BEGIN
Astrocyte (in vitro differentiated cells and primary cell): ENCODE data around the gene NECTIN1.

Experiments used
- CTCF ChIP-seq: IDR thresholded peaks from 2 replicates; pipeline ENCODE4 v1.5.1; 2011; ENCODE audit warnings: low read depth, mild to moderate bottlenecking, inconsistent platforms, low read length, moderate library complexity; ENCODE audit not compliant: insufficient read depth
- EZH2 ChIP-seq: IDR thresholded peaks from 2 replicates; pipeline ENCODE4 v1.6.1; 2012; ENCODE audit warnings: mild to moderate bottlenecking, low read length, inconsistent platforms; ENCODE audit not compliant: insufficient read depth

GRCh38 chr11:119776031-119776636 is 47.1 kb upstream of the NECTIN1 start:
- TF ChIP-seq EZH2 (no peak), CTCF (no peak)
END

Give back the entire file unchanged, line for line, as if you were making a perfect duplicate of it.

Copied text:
Astrocyte (in vitro differentiated cells and primary cell): ENCODE data around the gene NECTIN1.

Experiments used
- CTCF ChIP-seq: IDR thresholded peaks from 2 replicates; pipeline ENCODE4 v1.5.1; 2011; ENCODE audit warnings: low read depth, mild to moderate bottlenecking, inconsistent platforms, low read length, moderate library complexity; ENCODE audit not compliant: insufficient read depth
- EZH2 ChIP-seq: IDR thresholded peaks from 2 replicates; pipeline ENCODE4 v1.6.1; 2012; ENCODE audit warnings: mild to moderate bottlenecking, low read length, inconsistent platforms; ENCODE audit not compliant: insufficient read depth

GRCh38 chr11:119776031-119776636 is 47.1 kb upstream of the NECTIN1 start:
- TF ChIP-seq EZH2 (no peak), CTCF (no peak)